Posted Jun 21 2012 10:09AM
No one outside their offices can be sure what the Bobcats are plotting with the second pick in the June 28 NBA Draft, partly because the Bobcats have several attractive options, partly because the Bobcats are good at throwing surprise parties and partly because -- did we mention? -- they are the Bobcats. Or as one rival general manager said when asked what Charlotte will do in the Draft: "I don't have any idea. I don't think they do either."
If there are to be real trade offers, they won't start coming in until next week. If they keep the pick, it's impossible to make a call yet because some top prospects have yet to audition. But, yes, the cloudiness in Charlotte also is the price of being the organization headed by a one-time superstar (Micahel Jordan) who picked Adam Morrison at No. 3 six years ago and Kwame Brown at No. 1 in 2001, while MJ was with Washington.
The truth? The Bobcats, before and after Jordan, are not the draft-night eco-disaster most would portray. Among the most-recent rookies, Kemba Walker couldn't hit a shot, but Bismack Biyombo developed quicker than even some within the team imagined. The 12th choice in 2009, Gerald Henderson, just averaged 15.1 points. With no first-rounder in '08, the 2007 lottery pick, Brandan Wright, was turned into Jason Richardson in a very good trade, and the 22nd pick was spent wisely on Jared Dudley.
The other truth -- the one particularly relevant heading toward the real start of the Draft after the Hornets take Anthony Davis at No. 1 -- is that Charlotte does not shy from the unpredictable. No one heard a word of Mike Dunlap so much as interviewing for the coaching job, and he just got hired. A year ago, it was difficult to imagine an organization desperately needing stability making the speculation pick with Biyombo, but look where he landed.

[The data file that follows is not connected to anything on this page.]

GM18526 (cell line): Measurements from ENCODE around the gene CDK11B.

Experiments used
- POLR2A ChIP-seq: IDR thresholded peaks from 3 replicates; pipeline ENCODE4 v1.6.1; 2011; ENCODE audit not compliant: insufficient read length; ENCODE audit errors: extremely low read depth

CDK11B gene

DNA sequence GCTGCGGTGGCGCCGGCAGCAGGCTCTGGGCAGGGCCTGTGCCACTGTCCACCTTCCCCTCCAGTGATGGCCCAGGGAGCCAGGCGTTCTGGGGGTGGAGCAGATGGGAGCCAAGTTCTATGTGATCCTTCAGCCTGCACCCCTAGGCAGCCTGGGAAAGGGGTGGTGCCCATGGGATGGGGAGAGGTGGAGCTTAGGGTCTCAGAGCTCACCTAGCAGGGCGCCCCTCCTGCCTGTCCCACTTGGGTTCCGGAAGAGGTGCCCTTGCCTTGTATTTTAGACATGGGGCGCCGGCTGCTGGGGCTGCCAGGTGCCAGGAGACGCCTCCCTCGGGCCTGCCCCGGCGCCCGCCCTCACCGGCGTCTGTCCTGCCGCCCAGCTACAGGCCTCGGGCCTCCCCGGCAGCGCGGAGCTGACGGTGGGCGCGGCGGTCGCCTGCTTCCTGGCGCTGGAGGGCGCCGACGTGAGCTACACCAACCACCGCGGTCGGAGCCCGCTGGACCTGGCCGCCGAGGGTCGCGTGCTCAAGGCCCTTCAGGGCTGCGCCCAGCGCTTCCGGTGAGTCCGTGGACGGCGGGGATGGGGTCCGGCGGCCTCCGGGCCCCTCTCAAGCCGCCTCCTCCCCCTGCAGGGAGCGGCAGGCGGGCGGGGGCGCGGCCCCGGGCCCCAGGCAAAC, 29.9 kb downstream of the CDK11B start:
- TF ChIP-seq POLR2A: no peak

Which brings us to Andre Drummond.
Drummond would be a bold move, the gamble pick of the entire Draft, a gifted center with size (6-foot-11, 280) and athleticism to pair with Biyombo but with such a concerning lack of focus as a freshman at Connecticut that at least one executive said recently that Drummond could slide all the way out of the top 10. There is zero chance of that happening now.
But at No. 2? With the other options available? That would be risky even for the Bobcats.
Thomas Robinson, the power forward from Kansas, would be sensible at that spot. A team needing toughness would get an interior presence with the bonus of getting someone able to hit a mid-range jumper. Robinson would be the most NBA-ready at that spot, mostly likely to help the team jet up from their 7-59 record last season. Robinson would be a non-stop worker, too. The only concern is that he will be a good player for many years but does not have the superstar potential of the other candidates.
Michael Kidd-Gilchrist, the small forward from Kentucky, would be logical, an elite and versatile defender, certain help for one of the worst defenses in the NBA last season. If only he could hit a shot, he would be the easy call at No. 2. But with Kidd-Gilchrist on the wing and Biyombo inside, the Bobcats would have the foundation of a good defense.
Bradley Beal, the shooting guard from Florida, would be a sound choice. The Bobcats just finished last in the league in shooting, and Beal will hit from all over the floor, with range and the ability to create off the dribble. He projects as a good rebounder from the backcourt and, like the others, gets good marks for character. Beal has the most complete of the skill sets.
Charlotte has another possible direction: None of the above. It could trade down and add an experienced player along with a later pick or trade out of the first round entirely in exchange for a package of players. It could further blur the situation with workouts in the final days before the Draft. North Carolina small forward Harrison Barnes is coming in Thursday, for example, just before Robinson on Friday. That will keep everyone guessing.
That, and everything else.
The views on this page do not necessarily reflect the views of the NBA, its clubs or Turner Broadcasting.
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